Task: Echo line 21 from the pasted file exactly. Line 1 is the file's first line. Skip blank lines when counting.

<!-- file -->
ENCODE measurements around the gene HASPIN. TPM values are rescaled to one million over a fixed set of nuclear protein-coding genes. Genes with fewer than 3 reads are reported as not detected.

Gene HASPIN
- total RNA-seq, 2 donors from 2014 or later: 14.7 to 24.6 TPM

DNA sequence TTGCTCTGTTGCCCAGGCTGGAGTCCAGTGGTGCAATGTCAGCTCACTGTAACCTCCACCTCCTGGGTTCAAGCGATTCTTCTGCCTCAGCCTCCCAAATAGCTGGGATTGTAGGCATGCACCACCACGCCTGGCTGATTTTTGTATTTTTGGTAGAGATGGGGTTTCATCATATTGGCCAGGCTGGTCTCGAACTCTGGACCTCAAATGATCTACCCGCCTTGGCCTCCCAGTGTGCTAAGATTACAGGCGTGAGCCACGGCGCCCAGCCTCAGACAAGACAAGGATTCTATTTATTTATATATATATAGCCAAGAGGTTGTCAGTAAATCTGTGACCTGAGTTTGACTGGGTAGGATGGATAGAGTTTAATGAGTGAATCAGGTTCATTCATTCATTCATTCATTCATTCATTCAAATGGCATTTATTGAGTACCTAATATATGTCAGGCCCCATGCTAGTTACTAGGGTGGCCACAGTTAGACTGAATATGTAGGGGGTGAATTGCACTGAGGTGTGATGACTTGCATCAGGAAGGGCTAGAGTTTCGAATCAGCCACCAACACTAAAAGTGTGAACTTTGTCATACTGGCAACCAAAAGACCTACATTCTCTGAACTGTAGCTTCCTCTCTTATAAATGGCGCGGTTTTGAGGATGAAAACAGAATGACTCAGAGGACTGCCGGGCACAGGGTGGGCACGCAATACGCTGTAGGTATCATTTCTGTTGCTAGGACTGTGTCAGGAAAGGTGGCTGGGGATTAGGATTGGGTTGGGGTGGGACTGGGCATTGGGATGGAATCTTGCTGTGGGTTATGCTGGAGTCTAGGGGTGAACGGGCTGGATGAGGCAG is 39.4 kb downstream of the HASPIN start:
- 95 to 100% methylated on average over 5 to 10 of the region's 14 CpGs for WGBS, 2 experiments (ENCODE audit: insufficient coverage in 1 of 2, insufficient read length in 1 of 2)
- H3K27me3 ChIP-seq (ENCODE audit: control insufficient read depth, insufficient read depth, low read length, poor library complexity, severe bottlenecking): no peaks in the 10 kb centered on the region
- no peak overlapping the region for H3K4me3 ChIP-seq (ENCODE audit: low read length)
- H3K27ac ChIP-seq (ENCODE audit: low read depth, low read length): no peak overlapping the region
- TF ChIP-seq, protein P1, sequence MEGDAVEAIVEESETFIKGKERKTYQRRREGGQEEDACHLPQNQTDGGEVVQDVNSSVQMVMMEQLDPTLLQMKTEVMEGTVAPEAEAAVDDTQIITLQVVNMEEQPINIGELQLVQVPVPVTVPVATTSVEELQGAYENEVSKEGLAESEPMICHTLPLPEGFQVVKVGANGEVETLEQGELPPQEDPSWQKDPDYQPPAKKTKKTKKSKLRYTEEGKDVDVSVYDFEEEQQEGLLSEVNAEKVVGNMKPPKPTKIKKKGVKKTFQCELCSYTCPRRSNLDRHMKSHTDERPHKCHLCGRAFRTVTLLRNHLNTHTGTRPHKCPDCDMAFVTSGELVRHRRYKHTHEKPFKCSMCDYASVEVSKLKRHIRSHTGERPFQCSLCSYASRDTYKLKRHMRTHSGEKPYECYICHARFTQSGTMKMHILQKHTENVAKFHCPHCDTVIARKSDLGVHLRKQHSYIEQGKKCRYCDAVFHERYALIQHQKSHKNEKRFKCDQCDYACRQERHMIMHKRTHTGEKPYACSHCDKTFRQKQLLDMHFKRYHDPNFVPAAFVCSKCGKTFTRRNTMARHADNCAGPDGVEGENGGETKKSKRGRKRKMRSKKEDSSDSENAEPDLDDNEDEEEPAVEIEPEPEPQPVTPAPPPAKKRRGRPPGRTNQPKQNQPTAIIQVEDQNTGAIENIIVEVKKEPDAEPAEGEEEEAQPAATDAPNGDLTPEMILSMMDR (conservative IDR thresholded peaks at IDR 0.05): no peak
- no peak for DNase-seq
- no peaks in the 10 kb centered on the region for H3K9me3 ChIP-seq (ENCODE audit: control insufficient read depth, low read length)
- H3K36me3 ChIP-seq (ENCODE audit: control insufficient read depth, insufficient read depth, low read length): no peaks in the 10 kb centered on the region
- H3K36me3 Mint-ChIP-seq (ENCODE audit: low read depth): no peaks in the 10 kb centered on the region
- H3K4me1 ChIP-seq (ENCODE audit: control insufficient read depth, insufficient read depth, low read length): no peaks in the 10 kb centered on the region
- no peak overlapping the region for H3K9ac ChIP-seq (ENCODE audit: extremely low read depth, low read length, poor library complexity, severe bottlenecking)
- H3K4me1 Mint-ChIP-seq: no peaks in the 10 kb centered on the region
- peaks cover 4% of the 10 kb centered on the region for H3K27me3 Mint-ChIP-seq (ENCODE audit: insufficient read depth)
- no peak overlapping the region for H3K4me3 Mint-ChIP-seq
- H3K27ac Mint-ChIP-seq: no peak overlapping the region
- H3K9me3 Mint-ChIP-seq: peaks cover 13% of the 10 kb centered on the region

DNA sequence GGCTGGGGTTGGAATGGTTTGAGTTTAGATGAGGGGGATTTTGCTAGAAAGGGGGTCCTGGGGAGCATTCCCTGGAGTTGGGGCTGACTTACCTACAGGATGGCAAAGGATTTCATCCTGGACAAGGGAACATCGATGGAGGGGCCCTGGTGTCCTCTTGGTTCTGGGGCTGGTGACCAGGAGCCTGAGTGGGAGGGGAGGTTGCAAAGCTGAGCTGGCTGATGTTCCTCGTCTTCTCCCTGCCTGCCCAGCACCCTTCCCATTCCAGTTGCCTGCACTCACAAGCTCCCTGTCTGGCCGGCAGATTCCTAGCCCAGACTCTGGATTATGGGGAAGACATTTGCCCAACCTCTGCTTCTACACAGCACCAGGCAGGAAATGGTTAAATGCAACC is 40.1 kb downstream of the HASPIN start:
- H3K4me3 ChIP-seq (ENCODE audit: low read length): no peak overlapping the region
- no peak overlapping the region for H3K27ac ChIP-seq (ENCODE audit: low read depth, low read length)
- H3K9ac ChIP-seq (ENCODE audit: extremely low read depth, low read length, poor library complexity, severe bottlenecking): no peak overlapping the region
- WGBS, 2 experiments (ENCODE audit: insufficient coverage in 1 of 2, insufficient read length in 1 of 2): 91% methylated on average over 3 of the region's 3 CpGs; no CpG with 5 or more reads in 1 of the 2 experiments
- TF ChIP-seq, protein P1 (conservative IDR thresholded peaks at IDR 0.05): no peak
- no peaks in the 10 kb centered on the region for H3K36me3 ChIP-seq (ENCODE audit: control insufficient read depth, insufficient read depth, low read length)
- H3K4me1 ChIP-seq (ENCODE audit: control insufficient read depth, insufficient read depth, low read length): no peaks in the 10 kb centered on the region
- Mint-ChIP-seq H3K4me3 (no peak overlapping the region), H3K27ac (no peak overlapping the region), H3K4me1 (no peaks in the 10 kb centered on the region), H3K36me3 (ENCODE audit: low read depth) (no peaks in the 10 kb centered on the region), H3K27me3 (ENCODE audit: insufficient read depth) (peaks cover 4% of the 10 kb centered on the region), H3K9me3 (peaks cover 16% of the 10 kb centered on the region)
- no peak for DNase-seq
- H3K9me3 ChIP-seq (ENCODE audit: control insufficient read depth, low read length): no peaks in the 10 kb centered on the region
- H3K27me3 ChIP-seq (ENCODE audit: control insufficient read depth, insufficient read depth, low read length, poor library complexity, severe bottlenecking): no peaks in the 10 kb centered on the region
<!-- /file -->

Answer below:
DNA sequence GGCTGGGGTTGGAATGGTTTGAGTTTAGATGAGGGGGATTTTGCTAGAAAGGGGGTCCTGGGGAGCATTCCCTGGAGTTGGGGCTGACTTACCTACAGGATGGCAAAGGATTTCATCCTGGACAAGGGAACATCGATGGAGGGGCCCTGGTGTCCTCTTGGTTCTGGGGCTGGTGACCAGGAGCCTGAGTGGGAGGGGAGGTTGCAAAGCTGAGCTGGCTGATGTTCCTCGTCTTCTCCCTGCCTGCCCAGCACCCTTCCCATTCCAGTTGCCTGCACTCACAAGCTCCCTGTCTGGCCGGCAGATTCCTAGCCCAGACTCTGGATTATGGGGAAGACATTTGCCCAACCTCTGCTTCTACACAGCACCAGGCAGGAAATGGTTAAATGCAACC is 40.1 kb downstream of the HASPIN start: